Following a fourth consecutive losing non-playoff season, the Pittsburgh Pirates decided it was time for a change in the front office.
The team announced Monday that they have fired general manager Neal Huntington, following 12 years on the job.
Pirates announce Executive Vice President and General Manager Neal Huntington has been relieved of his duties. pic.twitter.com/eIoZu8JU5g— Pirates (@Pirates) October 28, 2019
Pirates ownership has decided to make numerous changes since the end of the regular season. Beloved and widely respected manager Clint Hurdle was also fired by the Pirates, and team president Frank Coonelly left the organization soon after later.
After reaching the postseason three years in a row from 2013 to 2015, the Pirates have experienced a massive decline. They've recorded losing seasons in three of the past four years now, finishing last in the NL Central this year with a 69-93 record.
The budget-conscious Pirates had no choice but to start trading away some of their top players from those 2013-15 playoff teams. Former NL MVP Andrew McCutchen, All-Star pitcher Gerrit Cole and veteran starter Francisco Liriano are among the key players the Pirates have moved on from.
Despite the sour ending in his tenure, Huntington leaves behind a fairly strong legacy with the Pirates. The team had recorded losing seasons every year from 1993 to to 2012, but Huntington was able to piece together a team that finally broke the trend in 2013 - when Pittsburgh won 94 games to clinch an NL Wild Card spot.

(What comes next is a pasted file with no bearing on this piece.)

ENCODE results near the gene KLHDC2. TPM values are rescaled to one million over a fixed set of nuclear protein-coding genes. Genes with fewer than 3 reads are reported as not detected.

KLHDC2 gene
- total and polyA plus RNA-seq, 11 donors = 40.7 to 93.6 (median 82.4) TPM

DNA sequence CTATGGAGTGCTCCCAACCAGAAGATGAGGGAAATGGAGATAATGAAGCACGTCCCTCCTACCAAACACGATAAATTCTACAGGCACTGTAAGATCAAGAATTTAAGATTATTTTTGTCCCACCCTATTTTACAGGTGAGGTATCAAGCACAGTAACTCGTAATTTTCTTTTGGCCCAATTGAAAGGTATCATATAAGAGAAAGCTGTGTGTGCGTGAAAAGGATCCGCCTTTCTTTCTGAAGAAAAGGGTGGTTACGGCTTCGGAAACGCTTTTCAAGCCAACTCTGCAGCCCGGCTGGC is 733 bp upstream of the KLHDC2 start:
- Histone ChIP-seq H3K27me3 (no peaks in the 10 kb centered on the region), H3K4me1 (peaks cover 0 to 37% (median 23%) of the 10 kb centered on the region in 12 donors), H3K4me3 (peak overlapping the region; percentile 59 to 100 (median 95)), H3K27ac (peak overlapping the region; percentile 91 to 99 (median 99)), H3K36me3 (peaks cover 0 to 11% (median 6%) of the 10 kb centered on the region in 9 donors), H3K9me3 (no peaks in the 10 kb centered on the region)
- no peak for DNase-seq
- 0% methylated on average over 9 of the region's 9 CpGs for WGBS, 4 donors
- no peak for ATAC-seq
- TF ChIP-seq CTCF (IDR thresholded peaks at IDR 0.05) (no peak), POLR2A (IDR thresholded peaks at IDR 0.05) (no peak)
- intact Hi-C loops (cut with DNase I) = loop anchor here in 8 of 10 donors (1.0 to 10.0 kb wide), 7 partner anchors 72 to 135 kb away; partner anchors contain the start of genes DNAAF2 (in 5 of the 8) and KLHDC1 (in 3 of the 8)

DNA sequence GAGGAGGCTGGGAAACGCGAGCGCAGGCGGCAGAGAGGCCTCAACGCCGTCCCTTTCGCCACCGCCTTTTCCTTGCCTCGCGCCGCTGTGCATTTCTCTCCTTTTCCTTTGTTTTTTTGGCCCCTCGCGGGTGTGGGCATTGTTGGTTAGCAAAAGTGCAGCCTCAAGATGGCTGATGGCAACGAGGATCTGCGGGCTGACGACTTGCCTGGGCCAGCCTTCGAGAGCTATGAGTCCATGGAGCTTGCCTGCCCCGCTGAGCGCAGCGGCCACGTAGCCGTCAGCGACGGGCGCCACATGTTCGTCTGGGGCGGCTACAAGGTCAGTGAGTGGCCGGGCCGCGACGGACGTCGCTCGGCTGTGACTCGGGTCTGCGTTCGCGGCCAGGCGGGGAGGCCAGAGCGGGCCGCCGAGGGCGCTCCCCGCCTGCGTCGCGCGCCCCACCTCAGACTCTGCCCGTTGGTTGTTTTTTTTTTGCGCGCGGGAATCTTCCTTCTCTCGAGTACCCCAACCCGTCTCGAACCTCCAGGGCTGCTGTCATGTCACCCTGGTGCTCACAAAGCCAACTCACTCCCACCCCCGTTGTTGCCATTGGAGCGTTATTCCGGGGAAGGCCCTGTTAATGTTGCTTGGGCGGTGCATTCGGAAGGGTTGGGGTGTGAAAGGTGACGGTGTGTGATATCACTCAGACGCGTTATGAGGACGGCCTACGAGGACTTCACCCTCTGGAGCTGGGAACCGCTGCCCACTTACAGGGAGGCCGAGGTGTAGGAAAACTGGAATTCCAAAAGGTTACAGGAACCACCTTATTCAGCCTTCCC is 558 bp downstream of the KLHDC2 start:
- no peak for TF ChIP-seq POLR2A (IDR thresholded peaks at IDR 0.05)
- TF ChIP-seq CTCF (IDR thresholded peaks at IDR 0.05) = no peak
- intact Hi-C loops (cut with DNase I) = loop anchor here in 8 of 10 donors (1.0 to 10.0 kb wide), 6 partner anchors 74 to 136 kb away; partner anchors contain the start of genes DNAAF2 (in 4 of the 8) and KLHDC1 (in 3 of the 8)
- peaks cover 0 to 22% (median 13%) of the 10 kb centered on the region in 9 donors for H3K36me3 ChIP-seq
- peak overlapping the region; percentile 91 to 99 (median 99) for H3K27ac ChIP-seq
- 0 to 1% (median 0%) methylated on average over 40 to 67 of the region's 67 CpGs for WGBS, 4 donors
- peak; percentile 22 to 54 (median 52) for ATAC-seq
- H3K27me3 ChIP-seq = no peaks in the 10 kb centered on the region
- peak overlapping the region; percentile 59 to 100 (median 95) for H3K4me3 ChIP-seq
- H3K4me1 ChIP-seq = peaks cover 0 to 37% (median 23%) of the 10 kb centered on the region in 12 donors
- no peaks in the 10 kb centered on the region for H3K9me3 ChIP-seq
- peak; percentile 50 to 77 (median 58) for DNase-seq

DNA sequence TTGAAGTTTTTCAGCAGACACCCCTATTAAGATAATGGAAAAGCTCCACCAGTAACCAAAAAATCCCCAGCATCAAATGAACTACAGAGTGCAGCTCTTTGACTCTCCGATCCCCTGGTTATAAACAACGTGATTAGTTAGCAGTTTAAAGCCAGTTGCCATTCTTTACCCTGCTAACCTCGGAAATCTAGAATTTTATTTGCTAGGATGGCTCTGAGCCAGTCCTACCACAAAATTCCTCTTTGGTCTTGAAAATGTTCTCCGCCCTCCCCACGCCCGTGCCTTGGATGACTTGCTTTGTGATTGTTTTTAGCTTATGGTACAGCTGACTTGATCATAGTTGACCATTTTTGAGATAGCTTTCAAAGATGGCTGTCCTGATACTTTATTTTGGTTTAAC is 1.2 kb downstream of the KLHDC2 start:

After defeating the Cincinnati Reds in the Wild Card Game, the Pirates pushed the eventual NL Champion St. Louis Cardinals to five games before bowing out in the NLDS. The Pirates fell to the Los Angeles Dodgers and Chicago Cubs in the 2014 and 2015 NL Wild Card Games, respectively.
Pirates Had To Make A Change
Huntington deserves a lot of credit for turning the Pirates into a playoff team for three years, but it was ultimately time for a change. The organization is nowhere close to contention, with few star-caliber players, and the farm system isn't exactly one of the deepest in baseball. It was time for some major changes in the Steel City, because the Pirates are long way away from being a playoff team again.